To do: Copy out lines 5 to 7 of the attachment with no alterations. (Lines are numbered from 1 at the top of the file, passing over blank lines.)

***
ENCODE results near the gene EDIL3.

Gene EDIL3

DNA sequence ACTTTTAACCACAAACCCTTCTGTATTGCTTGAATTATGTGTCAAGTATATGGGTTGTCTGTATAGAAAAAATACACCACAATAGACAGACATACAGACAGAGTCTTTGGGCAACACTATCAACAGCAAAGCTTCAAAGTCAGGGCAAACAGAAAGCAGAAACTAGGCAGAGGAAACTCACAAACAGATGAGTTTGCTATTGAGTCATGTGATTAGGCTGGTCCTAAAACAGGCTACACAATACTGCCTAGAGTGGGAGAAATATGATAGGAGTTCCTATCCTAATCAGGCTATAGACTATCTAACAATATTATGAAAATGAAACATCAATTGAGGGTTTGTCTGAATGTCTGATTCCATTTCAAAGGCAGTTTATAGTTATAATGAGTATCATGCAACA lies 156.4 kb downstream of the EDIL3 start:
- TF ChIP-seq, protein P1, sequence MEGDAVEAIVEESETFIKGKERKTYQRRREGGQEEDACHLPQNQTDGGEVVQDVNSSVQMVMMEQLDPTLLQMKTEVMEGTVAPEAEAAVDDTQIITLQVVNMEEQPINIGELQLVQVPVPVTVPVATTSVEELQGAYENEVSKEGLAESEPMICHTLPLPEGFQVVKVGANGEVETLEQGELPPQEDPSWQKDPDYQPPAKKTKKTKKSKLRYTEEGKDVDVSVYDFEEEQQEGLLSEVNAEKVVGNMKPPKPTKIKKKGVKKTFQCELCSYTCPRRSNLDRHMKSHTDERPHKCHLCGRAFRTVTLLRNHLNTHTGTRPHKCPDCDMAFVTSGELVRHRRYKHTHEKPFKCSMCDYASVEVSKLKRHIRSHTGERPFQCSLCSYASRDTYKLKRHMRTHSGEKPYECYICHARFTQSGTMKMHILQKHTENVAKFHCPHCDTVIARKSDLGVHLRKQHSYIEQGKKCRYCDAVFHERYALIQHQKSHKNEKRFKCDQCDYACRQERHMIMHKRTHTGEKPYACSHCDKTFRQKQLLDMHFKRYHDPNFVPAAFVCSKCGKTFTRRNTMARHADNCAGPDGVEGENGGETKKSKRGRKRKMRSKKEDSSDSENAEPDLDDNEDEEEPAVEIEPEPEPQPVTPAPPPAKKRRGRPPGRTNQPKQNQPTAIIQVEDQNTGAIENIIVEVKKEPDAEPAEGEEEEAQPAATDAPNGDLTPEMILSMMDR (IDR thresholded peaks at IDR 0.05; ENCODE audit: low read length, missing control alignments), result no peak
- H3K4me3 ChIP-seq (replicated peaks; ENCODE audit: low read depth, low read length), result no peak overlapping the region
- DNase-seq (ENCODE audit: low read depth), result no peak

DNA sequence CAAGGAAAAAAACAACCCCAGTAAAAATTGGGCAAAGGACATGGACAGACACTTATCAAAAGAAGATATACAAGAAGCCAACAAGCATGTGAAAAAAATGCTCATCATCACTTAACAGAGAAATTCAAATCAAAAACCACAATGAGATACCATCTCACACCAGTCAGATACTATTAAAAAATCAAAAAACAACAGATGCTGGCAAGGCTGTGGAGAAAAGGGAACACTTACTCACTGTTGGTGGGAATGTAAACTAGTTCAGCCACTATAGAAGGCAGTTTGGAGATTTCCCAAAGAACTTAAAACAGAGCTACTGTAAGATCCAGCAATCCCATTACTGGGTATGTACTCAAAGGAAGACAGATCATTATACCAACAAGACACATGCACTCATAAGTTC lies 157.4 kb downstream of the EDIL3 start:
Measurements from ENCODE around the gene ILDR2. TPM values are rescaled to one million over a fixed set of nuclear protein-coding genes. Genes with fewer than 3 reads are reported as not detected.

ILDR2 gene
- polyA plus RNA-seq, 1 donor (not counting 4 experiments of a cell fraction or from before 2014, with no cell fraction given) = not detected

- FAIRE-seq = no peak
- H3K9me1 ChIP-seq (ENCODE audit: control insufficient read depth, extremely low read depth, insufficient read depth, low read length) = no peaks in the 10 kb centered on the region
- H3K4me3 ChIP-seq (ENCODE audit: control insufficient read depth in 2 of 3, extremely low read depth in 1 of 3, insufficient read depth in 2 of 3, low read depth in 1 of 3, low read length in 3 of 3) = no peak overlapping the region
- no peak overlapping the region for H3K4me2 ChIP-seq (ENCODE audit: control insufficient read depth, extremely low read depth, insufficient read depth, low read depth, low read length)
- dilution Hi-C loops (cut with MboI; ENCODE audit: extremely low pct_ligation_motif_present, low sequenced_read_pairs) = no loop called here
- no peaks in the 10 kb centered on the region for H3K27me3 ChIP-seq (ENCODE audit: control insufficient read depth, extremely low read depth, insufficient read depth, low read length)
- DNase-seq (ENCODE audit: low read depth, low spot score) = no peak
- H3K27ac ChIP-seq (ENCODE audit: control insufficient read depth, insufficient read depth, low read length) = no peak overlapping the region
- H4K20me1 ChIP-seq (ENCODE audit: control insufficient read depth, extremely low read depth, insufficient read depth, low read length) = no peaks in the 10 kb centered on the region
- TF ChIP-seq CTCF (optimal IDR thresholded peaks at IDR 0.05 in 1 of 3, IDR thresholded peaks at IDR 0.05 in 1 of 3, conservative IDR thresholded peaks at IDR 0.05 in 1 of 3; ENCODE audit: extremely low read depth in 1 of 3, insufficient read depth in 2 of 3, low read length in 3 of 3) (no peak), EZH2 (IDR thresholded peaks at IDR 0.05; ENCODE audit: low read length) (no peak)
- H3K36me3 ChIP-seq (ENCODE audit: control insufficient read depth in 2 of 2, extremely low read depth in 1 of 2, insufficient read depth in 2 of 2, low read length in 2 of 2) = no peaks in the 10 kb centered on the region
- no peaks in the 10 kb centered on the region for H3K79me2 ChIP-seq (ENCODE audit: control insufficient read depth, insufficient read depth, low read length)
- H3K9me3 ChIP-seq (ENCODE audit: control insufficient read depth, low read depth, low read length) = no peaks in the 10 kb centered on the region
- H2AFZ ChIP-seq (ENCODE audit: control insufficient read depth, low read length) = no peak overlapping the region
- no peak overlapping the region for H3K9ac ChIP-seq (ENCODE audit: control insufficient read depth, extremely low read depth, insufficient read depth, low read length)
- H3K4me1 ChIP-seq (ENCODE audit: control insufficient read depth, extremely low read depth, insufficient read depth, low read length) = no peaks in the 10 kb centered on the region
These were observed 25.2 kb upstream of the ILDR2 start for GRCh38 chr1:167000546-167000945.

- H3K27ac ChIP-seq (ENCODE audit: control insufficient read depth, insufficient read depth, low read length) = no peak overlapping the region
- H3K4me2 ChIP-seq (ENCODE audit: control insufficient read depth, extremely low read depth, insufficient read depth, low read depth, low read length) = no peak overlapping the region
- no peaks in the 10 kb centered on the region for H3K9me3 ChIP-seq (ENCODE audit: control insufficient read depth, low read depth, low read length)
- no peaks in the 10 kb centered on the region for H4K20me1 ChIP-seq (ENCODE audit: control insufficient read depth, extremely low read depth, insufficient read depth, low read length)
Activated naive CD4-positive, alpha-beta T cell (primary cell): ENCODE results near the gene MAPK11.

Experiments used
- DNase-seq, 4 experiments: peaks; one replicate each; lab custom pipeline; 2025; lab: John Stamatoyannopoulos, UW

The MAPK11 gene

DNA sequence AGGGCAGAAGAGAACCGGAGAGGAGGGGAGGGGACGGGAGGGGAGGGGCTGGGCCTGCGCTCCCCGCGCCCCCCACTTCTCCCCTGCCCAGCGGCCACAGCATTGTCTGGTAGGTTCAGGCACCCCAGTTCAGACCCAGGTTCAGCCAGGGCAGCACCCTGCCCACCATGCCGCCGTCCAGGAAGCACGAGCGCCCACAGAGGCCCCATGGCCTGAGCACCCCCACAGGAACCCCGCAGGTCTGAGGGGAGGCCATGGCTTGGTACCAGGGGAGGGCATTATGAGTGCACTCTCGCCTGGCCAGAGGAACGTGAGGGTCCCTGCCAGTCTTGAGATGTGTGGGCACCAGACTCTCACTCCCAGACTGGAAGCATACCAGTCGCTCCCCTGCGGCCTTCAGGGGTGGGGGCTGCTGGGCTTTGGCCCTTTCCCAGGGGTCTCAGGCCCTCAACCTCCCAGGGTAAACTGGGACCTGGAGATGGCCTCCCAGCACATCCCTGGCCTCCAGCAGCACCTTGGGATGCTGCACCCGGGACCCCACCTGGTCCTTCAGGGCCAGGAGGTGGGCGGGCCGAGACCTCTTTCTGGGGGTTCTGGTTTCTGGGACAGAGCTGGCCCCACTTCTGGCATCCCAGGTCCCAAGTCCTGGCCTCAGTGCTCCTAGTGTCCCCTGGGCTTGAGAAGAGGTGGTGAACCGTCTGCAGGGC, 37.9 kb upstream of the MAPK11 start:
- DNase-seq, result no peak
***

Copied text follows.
- H3K4me3 ChIP-seq (replicated peaks; ENCODE audit: low read depth, low read length), result no peak overlapping the region
- DNase-seq (ENCODE audit: low read depth), result no peak

DNA sequence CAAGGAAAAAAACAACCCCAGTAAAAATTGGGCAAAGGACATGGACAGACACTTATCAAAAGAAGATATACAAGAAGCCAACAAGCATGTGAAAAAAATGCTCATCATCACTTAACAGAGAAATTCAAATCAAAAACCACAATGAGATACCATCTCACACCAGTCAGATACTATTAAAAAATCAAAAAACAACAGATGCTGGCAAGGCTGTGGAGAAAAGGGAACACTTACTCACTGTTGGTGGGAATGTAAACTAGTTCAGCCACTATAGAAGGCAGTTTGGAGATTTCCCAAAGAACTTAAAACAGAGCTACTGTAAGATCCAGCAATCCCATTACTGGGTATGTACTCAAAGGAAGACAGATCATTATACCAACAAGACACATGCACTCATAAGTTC lies 157.4 kb downstream of the EDIL3 start: